Hulk is very stressed at the shelter. Because he has not seen much of the world in his young life, he is fearful in new environments and so will need an understanding and patient family using positive training to help him realize he is safe in his new surroundings.
Hulk is fearful of men he does not know. But when he gets comfortable with a person, he is a wiggly, eager, affectionate boy. He loves treats (hot dog bits are a favorite) and thrives on reward-based instruction. Our training staff have been working with Hulk and he now sits with a verbal cue and is learning “down.” He will go happily into his kennel and sit, knowing he’ll be rewarded with a treat.
Hulk is hyper-focused on his environment both indoors and out. He is startled by sudden sounds and movements. He will flinch and cower if a handler moves too quickly reaching toward him from above. He will bark at strangers.
Because Hulk has some challenges, he will need to go to a family who is experienced with dogs who need some extra time and effort to make them feel safe. If there are children, they need to be about 13 or older, and because he has been overly interested in cats, he will need a feline-free home. Hulk has been in our shelter playgroups and is selective in his dog friends. He loves to run around the yard with other dogs, but doesn’t like making contact, so some dogs with rough and rowdy play styles could be too much for Hulk. He will need to meet any dog he will be going home with, and he is not a dog-park kind of boy.
Yes, Hulk needs a special family, one who will patiently show him that he does not need to be afraid of every new experience. And if you are that family, he will reward you with unconditional love and a constant goofy smile.
If you think you are the right match for Hulk, fill out the Adoption Questionnaire by clicking on the link “Ask About Hulk” under his picture on the WHS adoptable dog page found here: https://whs4pets.org/adopt-a-pet/dogs-2/
I’m looking for a quiet retirement home. I promise not to be much trouble.
Every so often, a dog arrives at the shelter who touches every heart she meets. Emma is such a dog.
Emma is a thirteen-year-old Shih Tzu mix who was surrendered when her elderly person could no longer care for her. Emma has multiple health issues, including being deaf. Because of these conditions and her age, she is a hospice adoption.
It takes a special person to adopt a hospice dog—a person who is willing to adopt with their eyes and heart open and no idea how long their bond will last. But people like these are determined to give their new charge the very best life possible for as long as possible. For that, we are so grateful.
Emma still enjoys life—just at a slower pace than she used to. She happily goes out to our shelter playgroups, allows greetings from other dogs, mingles a little with them, then finds some shade and lies down to watch the games.
Emma came to her former person from a rescue in California about seven years ago, and we know she has been much loved. At home she and her person would take strolls around the neighborhood, and then she would lounge around for the rest of the day. Emma is not a lap dog, but loves to be petted. She does beg at the table, a habit she is not proud of. She is very easy-going about food and toys and doesn’t mind them being taken from her. “Everyone is her friend,” says her person. “She doesn’t go up to strangers, but waits for them to pet her.”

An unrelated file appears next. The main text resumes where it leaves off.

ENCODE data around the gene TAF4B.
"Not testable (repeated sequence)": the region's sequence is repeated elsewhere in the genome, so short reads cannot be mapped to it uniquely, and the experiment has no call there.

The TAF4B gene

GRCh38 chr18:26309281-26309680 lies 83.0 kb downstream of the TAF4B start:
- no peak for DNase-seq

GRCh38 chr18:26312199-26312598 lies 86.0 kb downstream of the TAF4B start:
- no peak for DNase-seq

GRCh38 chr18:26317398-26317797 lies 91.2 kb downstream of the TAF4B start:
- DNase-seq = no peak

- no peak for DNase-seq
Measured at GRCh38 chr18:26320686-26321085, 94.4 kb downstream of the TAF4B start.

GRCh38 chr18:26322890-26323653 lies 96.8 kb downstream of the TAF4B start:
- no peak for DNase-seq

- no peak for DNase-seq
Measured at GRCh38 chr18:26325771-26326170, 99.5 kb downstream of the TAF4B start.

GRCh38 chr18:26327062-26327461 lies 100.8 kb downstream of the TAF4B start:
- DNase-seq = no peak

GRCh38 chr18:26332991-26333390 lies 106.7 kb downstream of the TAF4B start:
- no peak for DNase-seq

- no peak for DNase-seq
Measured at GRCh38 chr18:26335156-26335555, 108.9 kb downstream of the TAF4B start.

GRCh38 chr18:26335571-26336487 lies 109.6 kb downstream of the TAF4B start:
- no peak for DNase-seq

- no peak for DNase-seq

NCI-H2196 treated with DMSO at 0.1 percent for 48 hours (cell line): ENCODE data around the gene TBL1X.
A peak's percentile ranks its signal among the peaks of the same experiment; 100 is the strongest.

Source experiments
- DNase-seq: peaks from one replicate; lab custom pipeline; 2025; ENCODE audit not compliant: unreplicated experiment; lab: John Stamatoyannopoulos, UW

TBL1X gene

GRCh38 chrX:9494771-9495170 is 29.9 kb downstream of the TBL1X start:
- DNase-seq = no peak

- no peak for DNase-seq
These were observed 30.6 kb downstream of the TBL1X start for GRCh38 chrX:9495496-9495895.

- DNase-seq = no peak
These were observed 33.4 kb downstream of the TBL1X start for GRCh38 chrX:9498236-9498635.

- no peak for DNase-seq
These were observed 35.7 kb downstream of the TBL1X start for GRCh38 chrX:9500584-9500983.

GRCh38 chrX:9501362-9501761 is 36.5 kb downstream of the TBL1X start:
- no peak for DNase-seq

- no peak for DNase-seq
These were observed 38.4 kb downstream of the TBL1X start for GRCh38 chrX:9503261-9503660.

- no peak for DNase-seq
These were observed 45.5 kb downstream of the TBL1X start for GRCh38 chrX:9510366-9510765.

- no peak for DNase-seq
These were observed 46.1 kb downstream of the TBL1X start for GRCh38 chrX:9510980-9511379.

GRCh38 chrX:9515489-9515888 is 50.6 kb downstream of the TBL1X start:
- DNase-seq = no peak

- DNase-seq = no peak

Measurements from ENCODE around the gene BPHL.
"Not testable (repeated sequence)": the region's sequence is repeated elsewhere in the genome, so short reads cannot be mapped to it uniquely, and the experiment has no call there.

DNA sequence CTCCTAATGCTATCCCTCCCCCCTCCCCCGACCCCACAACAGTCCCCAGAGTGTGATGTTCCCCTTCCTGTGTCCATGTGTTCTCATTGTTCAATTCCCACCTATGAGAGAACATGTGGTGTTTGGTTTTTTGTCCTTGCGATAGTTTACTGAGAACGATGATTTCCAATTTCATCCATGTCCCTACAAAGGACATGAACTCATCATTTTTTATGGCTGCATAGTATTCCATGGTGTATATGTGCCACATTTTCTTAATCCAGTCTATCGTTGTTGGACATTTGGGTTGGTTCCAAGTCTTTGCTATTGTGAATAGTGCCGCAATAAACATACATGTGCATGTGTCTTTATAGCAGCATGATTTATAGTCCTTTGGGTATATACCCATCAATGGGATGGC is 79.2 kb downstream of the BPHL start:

Emma is not a fan of children and is not interested in playing with them, preferring to avoid contact. Because of this, she is recommended for kids 13 and older who will respect her space.
Emma is house-trained and will alert when she needs to go out. She is crate-trained and is used to being in her kennel at night. When left alone in the house, she has been fine. She is very treat-motivated and, though deaf, she responds well to hand signals to come to a person.
During her intake process at the shelter, staff wrote, “She really loves attention and being petted. Very mellow. When walking her back into her kennel, she walked right in and lay on her bed.”
If you are a person who is willing to give your heart for however long Emma has, fill out the Adoption Questionnaire by clicking on the link “Ask About Emma” under her picture on the WHS adoptable dog page found here: https://whs4pets.org/adopt-a-pet/dogs-2/
As always, I want to thank WHS Trainer Jessi for use of her wonderful pictures.
On that note, that’s it for this week!
All of the dogs I have featured today, along with other terrific dogs waiting to be adopted, can be found at Willamette Humane Society. Here is the link to the adoptable-dog page:
Remember, if you see a dog on my blog whom you are interested in meeting, try to make arrangements to get to the Willamette Humane Society soon. Some dogs are adopted more quickly than you might think.
You can reach me at firstname.lastname@example.org